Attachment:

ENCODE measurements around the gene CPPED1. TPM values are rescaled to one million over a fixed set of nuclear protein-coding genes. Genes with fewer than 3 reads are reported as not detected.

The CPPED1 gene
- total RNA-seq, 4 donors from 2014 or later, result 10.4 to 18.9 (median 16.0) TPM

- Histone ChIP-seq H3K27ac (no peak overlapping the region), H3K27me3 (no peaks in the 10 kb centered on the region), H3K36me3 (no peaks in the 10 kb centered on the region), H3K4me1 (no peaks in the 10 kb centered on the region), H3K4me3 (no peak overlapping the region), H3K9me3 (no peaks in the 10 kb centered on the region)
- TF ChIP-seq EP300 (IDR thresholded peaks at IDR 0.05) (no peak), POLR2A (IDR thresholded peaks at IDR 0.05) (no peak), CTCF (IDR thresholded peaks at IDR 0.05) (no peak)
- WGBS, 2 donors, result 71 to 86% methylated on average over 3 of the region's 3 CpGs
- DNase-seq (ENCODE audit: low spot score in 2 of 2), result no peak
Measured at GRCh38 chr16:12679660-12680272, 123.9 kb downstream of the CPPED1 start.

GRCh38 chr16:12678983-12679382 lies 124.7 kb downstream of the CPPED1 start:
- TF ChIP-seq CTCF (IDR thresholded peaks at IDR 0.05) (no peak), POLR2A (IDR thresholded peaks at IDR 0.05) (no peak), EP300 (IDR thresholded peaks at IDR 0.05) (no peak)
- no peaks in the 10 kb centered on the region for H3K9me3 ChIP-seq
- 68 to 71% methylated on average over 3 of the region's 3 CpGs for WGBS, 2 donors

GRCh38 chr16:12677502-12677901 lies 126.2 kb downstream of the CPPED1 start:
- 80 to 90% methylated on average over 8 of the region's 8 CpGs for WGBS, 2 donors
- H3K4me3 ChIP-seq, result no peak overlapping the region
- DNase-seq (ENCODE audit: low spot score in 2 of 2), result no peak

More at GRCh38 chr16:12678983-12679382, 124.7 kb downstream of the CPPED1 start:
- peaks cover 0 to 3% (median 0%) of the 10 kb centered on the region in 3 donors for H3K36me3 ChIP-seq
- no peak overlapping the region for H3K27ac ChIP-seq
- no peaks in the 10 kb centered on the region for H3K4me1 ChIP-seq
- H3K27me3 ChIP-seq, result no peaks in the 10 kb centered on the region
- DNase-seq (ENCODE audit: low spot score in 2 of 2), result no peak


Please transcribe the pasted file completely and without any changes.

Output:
ENCODE measurements around the gene CPPED1. TPM values are rescaled to one million over a fixed set of nuclear protein-coding genes. Genes with fewer than 3 reads are reported as not detected.

The CPPED1 gene
- total RNA-seq, 4 donors from 2014 or later, result 10.4 to 18.9 (median 16.0) TPM

- Histone ChIP-seq H3K27ac (no peak overlapping the region), H3K27me3 (no peaks in the 10 kb centered on the region), H3K36me3 (no peaks in the 10 kb centered on the region), H3K4me1 (no peaks in the 10 kb centered on the region), H3K4me3 (no peak overlapping the region), H3K9me3 (no peaks in the 10 kb centered on the region)
- TF ChIP-seq EP300 (IDR thresholded peaks at IDR 0.05) (no peak), POLR2A (IDR thresholded peaks at IDR 0.05) (no peak), CTCF (IDR thresholded peaks at IDR 0.05) (no peak)
- WGBS, 2 donors, result 71 to 86% methylated on average over 3 of the region's 3 CpGs
- DNase-seq (ENCODE audit: low spot score in 2 of 2), result no peak
Measured at GRCh38 chr16:12679660-12680272, 123.9 kb downstream of the CPPED1 start.

GRCh38 chr16:12678983-12679382 lies 124.7 kb downstream of the CPPED1 start:
- TF ChIP-seq CTCF (IDR thresholded peaks at IDR 0.05) (no peak), POLR2A (IDR thresholded peaks at IDR 0.05) (no peak), EP300 (IDR thresholded peaks at IDR 0.05) (no peak)
- no peaks in the 10 kb centered on the region for H3K9me3 ChIP-seq
- 68 to 71% methylated on average over 3 of the region's 3 CpGs for WGBS, 2 donors

GRCh38 chr16:12677502-12677901 lies 126.2 kb downstream of the CPPED1 start:
- 80 to 90% methylated on average over 8 of the region's 8 CpGs for WGBS, 2 donors
- H3K4me3 ChIP-seq, result no peak overlapping the region
- DNase-seq (ENCODE audit: low spot score in 2 of 2), result no peak

More at GRCh38 chr16:12678983-12679382, 124.7 kb downstream of the CPPED1 start:
- peaks cover 0 to 3% (median 0%) of the 10 kb centered on the region in 3 donors for H3K36me3 ChIP-seq
- no peak overlapping the region for H3K27ac ChIP-seq
- no peaks in the 10 kb centered on the region for H3K4me1 ChIP-seq
- H3K27me3 ChIP-seq, result no peaks in the 10 kb centered on the region
- DNase-seq (ENCODE audit: low spot score in 2 of 2), result no peak